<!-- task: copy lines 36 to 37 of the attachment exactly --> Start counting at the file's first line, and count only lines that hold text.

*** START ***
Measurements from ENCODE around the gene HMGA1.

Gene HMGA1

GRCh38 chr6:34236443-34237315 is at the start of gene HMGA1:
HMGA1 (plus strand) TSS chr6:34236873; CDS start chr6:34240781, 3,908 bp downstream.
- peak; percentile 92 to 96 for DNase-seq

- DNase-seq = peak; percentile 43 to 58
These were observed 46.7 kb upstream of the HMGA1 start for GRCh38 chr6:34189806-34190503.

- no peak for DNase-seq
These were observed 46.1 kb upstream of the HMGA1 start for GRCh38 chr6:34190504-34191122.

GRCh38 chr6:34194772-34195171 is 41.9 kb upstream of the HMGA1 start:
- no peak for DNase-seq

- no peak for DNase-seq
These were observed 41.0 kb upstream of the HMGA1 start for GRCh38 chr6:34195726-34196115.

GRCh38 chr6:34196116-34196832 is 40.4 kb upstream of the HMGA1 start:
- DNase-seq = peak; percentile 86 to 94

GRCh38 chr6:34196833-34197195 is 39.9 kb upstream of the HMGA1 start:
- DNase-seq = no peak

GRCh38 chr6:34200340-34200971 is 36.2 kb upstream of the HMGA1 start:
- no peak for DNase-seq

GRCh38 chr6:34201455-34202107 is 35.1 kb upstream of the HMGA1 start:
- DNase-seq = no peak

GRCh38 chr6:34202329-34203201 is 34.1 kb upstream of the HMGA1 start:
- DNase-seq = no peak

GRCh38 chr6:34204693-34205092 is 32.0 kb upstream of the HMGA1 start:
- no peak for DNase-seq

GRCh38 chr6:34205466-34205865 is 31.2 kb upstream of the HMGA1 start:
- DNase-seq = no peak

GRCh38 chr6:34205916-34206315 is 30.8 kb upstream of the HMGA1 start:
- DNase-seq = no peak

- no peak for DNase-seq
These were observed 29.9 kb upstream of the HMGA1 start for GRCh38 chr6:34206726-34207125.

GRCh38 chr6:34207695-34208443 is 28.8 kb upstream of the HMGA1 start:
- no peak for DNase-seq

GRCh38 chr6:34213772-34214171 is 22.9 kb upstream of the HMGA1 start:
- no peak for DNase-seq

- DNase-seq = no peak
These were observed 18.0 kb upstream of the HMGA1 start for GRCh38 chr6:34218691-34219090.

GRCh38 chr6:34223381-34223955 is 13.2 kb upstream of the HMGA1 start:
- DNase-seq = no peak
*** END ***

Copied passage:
- DNase-seq = no peak
These were observed 18.0 kb upstream of the HMGA1 start for GRCh38 chr6:34218691-34219090.